Coker Connection Newsletter

Prepare Your Organization for Unexpected Leadership Gaps

  • October 1, 2016

The unexpected departure or notification of a departure by a C-Level executive can affect every level of the organization, from the receptionist, to the Neurosurgeon and from the executive team to the valet team. Some do not realize that the departure of one executive can resonate throughout the entire healthcare organization.

Imagine you are a patient or a patient’s relative, and you show up to have a procedure done or to visit a family member and employees are “talking” about potential imminent “changes” in the C-Suite. More than likely they are worried about their jobs and careers as senior executive level changes affect individuals both personally and professionally.

Now let’s say you are a Neurosurgeon who arrives at the hospital to perform your normal procedures. You walk into the prep room and hear of the departure of a key senior leader who has promised you so much in the next few months, such as equipment, personnel, or vacation coverage. Although the physician will continue to perform surgeries and care for his or her patients, there may be a heightened degree of personal angst created by the leadership change.

Next, consider the receptionists who walk are and are told as they begin their work day to “please contact XYZ in HR if someone calls for the COO.” The people who answer the phones are the first ears of a hospital. Everything that happens in a hospital will funnel through them.

Lastly, we turn to the executive leadership team, as they are the eyes and ears of the whole hospital and are responsible for mission critical strategic, financial, and operational initiatives. The departure of a teammate can affect the success of one or more of those initiatives. They are usually known for keeping their confidences about what is going on in the C-Suite. However, turnover at the top calls for frank discussion throughout the organization.

Skillful communication style and appropriate tone are crucial in times of leadership turnover and are vital aspects of making the staff feel as secure as possible, armed with the knowledge that appropriate plans are in place and that necessary steps are being taken. If the staff already has some idea of what to expect when someone departs, they will manage more effectively the impact of that change in their areas of responsibility.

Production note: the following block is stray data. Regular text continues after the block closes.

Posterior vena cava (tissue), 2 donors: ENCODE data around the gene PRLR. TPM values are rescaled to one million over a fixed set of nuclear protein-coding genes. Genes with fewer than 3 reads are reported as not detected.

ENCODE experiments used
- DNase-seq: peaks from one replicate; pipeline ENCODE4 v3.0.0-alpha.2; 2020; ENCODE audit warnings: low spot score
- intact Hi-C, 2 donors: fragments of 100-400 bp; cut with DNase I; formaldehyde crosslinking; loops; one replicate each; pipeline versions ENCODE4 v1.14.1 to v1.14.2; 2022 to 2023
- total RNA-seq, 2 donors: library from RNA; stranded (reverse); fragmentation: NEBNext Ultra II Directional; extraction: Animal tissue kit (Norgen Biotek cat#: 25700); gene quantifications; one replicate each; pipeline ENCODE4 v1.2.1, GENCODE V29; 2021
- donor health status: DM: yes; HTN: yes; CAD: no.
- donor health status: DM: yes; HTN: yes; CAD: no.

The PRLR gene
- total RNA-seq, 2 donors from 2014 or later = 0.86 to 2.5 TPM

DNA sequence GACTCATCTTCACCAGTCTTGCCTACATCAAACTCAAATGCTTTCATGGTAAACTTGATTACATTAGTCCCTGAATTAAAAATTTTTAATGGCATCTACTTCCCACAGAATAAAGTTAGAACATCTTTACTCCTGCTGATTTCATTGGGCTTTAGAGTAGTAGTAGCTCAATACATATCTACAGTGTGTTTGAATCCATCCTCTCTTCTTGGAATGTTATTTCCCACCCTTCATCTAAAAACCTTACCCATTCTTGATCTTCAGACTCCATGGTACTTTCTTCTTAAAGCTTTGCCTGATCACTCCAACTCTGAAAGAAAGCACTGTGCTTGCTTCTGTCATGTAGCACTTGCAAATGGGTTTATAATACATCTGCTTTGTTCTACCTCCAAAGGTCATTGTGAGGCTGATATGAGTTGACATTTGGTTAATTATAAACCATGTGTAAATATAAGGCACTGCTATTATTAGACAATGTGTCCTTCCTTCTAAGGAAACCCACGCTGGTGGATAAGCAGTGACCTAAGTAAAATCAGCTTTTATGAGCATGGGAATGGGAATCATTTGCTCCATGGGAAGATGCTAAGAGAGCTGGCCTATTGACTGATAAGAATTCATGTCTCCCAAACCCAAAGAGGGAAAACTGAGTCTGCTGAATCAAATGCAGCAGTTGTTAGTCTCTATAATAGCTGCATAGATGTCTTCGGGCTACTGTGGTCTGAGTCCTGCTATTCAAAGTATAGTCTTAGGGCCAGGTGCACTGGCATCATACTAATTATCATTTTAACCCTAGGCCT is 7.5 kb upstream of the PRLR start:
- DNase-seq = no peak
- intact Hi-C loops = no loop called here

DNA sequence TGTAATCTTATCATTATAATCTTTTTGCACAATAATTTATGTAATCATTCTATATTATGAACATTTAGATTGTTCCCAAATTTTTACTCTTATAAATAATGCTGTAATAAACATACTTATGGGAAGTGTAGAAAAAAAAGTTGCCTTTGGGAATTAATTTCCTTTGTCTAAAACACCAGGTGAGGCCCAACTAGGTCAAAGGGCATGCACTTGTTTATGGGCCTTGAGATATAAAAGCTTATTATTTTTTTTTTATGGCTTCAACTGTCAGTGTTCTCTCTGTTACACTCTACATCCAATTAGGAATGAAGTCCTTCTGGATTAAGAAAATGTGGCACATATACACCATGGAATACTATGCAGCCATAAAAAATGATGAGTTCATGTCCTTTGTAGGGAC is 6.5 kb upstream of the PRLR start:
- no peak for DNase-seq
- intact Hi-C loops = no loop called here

While hospitals may seem to prepare for everything (e.g., missing patient protocols, severe weather and catastrophe plans, code blue, code black, code red, etc.), many do not prepare adequately for an executive level turnover. Should a hospital wait until the storm is coming to prepare for the storm to come? Even though many may think, “My C-Suite will be in place forever,” that viewpoint is unrealistic.

Many organizations’ succession planning efforts are merely a replacement plan, which often ignores the four risks of a successful succession system that include:

  • vacancy risk, the risk of critical leadership positions remaining vacant,
  • readiness risk, the risk of underdeveloped successors,
  • transition risk, the risk of poor assimilation of executive talent, and
  • portfolio risk whereby the leadership pipeline is empty.

A hospital should always have a “code” available for the departure of a senior level executive up to and including the CEO.

A C-Suite leader’s departure could be for many reasons, such as retirement, a progressive career move, personal or family matters, mergers and acquisitions, or a new CEO with a different leadership and communication style. The one constant is that change needs to be managed effectively and promptly. Human capital is an organization’s largest asset and must be treated as such.

Succession Planning and Management is a process through which organizations try to ensure that when a position becomes available, the right person is in the right place, with the right skills, at the right time to fill a critical senior leadership vacancy.

Succession Planning is the internal process through which high-potential employees are identified, developed, progressed, and prepared for future openings. The process itself requires an ongoing commitment from the senior leadership team.

Things will always come up when people do not expect them. The plan is, to have a plan. Even when you are looking for that permanent fit, utilizing either an internal talent acquisition function or a search firm, regardless, there needs to be an immediate interim fix to fill the void. Many firms can assist with both the interim solution and the permanent placement making the transition as seamless as possible.

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